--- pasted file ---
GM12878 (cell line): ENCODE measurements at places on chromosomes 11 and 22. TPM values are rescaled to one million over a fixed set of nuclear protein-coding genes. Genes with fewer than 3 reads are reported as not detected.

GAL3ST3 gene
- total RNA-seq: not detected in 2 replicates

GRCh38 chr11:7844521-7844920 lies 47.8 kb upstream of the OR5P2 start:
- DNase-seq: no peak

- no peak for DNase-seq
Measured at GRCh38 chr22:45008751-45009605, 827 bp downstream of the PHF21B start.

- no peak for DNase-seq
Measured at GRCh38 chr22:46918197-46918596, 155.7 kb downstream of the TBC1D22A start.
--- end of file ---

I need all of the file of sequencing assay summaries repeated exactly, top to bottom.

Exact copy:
GM12878 (cell line): ENCODE measurements at places on chromosomes 11 and 22. TPM values are rescaled to one million over a fixed set of nuclear protein-coding genes. Genes with fewer than 3 reads are reported as not detected.

GAL3ST3 gene
- total RNA-seq: not detected in 2 replicates

GRCh38 chr11:7844521-7844920 lies 47.8 kb upstream of the OR5P2 start:
- DNase-seq: no peak

- no peak for DNase-seq
Measured at GRCh38 chr22:45008751-45009605, 827 bp downstream of the PHF21B start.

- no peak for DNase-seq
Measured at GRCh38 chr22:46918197-46918596, 155.7 kb downstream of the TBC1D22A start.